|Small, medium, and large refineries||High||Functionality threshold depth to be set at 1.2 m.|
|Drainage system (triggering fire)||Medium||Water level @ 1.5 m inside the refinery|||
|Control station||Medium||40.0% percentage of damage after 0.3 m (inundation depth)|||
|Oil pumping stations||Medium||Damage starts after 0.3 m of inundation depth. From 1.8–3.0 m at 40.0% percentage of damage|
|Forest fires||Distribution lines, Εxtra High Voltage (EHV) transmission lines located inside or outside the refinery||Small||Risk comes from smoke and particulate matter deposition: PM2.5 concentration is >350 μg/m3||[78,80]|
|Drought||Thermal plant/cooling systems/oil extraction & production||Small||Threshold: (*)|||
|Barge||Low||0.025 m drop in river level: decrease towing capacity by 255 tons|||
|(*)||Threshold value still not defined in the literature|
|(**)||Depends on climatic conditions and region|
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|CI Sector||CI Subsectors||Critical Services (Upstream-Midstream-Downstream)||Assets|
|Energy (Oil, Gas, Coal, Electricity, Renewables)||Oil|
|Climate Drivers||Climate Hazards|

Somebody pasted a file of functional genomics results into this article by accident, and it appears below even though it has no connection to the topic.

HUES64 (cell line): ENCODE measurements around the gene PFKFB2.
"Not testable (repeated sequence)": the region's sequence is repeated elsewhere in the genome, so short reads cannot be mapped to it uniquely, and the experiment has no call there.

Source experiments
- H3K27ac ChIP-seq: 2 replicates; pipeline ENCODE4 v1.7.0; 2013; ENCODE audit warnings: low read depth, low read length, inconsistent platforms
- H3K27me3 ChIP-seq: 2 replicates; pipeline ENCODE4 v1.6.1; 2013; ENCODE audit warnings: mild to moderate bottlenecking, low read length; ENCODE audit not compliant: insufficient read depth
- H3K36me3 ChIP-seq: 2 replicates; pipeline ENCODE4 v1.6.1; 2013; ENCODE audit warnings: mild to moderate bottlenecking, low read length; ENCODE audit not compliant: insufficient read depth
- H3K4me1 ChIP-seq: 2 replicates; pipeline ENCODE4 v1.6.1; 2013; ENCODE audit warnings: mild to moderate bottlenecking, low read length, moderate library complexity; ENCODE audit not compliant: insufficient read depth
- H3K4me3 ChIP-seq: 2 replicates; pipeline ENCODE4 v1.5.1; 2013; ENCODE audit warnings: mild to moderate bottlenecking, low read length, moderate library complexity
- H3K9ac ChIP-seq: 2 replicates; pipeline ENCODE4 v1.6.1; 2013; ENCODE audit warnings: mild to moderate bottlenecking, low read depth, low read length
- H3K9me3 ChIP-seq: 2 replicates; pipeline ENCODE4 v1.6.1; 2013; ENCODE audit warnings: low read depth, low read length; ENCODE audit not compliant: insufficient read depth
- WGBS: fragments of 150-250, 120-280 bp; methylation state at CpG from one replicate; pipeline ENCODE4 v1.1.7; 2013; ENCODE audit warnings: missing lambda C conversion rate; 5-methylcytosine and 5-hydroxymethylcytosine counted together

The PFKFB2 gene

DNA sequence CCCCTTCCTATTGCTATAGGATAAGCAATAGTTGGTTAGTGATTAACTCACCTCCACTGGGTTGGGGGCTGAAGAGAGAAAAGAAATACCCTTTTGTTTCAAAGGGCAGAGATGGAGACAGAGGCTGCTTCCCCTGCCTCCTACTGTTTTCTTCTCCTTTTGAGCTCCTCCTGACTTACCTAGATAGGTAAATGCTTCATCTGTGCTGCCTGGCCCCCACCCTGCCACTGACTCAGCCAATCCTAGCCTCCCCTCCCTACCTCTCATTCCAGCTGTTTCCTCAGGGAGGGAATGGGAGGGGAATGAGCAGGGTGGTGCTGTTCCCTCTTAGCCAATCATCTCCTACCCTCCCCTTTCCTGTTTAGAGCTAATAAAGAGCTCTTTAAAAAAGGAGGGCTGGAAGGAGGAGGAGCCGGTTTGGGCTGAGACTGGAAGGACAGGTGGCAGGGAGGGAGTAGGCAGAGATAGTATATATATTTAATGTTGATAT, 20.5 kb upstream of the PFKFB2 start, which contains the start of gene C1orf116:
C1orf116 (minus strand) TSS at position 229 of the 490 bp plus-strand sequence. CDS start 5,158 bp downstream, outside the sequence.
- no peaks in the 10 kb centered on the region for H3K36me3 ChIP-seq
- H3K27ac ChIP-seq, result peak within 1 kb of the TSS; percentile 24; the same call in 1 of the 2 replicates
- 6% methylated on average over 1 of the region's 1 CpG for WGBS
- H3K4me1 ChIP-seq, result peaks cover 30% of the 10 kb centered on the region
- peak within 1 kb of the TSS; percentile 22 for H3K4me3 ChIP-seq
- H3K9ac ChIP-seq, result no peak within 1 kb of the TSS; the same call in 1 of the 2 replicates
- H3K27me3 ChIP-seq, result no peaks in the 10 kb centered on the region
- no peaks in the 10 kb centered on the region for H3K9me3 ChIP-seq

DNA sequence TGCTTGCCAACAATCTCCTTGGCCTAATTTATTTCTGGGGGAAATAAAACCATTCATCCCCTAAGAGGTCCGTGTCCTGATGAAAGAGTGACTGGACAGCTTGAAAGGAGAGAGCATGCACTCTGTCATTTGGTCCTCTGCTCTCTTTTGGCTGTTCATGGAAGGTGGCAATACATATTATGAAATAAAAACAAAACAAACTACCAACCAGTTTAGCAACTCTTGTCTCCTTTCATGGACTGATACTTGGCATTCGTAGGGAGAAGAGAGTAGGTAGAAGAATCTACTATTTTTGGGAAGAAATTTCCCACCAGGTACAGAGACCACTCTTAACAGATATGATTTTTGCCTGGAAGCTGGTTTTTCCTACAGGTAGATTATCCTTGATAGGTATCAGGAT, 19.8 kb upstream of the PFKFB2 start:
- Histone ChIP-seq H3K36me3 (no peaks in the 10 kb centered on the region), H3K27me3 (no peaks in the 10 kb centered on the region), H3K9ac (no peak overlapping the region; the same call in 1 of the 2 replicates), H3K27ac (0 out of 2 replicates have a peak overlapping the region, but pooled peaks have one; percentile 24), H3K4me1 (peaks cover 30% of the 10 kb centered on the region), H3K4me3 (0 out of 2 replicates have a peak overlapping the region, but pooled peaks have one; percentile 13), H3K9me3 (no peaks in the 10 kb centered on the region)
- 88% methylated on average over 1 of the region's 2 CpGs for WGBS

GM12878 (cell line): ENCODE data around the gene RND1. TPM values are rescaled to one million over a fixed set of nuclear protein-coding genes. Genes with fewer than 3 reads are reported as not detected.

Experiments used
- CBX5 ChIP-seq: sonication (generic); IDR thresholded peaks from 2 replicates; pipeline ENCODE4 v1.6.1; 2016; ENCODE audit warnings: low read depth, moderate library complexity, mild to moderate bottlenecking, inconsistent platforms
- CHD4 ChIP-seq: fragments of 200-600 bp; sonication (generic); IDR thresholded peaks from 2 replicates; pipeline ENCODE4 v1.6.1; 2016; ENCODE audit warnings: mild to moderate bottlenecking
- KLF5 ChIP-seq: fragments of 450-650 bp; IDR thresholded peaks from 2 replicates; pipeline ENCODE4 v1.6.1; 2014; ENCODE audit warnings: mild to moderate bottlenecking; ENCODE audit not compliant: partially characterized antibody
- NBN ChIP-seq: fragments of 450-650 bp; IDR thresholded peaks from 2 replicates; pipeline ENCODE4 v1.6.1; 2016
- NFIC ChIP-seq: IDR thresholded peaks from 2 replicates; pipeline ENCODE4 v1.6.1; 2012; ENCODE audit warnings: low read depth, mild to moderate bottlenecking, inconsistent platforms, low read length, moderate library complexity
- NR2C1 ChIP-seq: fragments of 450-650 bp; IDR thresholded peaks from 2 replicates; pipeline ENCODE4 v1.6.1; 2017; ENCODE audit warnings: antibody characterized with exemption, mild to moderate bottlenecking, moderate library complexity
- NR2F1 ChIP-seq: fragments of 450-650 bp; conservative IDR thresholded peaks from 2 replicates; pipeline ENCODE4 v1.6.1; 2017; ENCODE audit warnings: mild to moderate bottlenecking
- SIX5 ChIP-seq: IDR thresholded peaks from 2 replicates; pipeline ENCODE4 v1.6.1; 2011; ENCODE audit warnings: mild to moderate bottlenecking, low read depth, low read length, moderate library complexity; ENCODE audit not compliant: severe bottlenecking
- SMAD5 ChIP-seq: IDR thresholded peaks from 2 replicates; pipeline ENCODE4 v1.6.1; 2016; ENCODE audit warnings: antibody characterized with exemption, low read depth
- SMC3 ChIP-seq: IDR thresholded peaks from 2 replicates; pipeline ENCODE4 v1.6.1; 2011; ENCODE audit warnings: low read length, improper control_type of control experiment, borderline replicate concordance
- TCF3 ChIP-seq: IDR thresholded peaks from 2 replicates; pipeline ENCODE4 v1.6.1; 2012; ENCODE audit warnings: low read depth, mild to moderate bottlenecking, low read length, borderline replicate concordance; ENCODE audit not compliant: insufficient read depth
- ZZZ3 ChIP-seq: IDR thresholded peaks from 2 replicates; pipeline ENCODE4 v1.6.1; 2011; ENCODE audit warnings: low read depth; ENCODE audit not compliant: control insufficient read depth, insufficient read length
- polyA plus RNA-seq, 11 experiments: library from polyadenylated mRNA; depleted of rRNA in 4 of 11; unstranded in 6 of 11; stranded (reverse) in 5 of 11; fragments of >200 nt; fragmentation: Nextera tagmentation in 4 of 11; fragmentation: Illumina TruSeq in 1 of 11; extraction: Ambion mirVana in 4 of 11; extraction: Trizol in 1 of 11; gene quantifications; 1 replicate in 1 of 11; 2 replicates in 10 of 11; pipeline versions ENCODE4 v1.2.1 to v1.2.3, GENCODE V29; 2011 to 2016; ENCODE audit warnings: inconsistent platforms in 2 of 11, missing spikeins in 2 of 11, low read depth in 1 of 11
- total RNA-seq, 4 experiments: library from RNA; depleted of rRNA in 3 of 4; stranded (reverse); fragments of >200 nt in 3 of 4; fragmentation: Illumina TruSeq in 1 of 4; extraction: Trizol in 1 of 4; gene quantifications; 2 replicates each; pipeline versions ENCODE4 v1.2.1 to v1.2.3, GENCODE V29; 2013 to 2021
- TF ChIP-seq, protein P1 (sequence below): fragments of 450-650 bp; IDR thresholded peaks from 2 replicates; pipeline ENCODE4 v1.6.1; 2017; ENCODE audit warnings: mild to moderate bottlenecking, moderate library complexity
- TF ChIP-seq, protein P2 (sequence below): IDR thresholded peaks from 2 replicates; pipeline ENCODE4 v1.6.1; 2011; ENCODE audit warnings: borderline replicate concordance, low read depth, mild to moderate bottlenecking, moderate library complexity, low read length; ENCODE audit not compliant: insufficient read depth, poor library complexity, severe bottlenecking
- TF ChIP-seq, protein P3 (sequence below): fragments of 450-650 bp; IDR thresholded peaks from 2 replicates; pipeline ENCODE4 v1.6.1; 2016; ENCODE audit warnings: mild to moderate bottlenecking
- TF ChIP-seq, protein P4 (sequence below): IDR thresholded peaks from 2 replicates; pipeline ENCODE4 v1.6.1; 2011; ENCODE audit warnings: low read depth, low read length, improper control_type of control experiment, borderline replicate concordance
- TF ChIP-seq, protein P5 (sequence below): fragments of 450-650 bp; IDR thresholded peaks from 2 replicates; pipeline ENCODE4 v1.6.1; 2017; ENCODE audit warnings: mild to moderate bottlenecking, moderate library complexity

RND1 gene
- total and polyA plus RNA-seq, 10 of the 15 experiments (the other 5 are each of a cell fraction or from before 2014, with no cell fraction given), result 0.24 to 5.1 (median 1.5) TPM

|Precipitation (rain/snowfall)—humidity||Forest Fires|
|Lightning strikes||Earth movement (caused by climate drivers such as rain landslide, erosion, avalanches)|
|Sea level rise|
|Strom surges, waves|
|Climate Parameter||Primary Affected Sector||Secondary Affected Sector||Process||Impact||Sources|
|Temperatures||Transportation||Oil sector||All processes||[71,72]|
|High winds/hurricanes/Precipitation (rain/snowfall)-humidity/Flash flooding/Sea level rise/Storm surge/waves/Lightning/Forest fires||Electricity/ICT||Oil sector||All processes||[40,55,77,78,79,80,81]|
|Temperatures/High winds/hurricanes/Precipitation (rain/snowfall)-humidity/Flash flooding/Sea level rise/Storm surge/waves/Drought||Water||Oil sector||All processes||[34,40,46,77,81,82,83,84,85,86]|
|Temperatures/High winds/hurricanes/Precipitation (rain/snowfall)-humidity/Flash flooding/Sea level rise/Storm surge/waves/Drought/Forest fires/Earth movement||Transportation||Oil sector||All processes||[47,77,79,87,88,89,90,91,92,93,94,95]|
|Temperatures/High winds/hurricanes/Precipitation (rain/snowfall)-humidity/Flash flooding/Sea level rise/Storm surge/waves/Drought/Forest fires/Earth movement||Industrial Sector||Oil sector||All processes|||
|High winds/hurricanes/Precipitation (rain/snowfall)-humidity/Flash flooding/Sea level rise/Storm surge/waves/Earth movement||Natural Gas||Oil sector||Oil refining/processing|
|Climate Parameter||Process||Primary Affected Sector||Secondary Affected Sector||Impact||Sources|
|Temperatures||Oil extraction||Oil sector||Transportation||Damages to the transportation infrastructure||[71,72]|
|Electricity||Fuel supply delays or interruptions for generation purposes, lubricants, etc.|
Increased cooling or load needs
|Oil transportation/distribution||Transportation||Maintenance of the oil transportation and distribution sub-sector||[40,76,77]|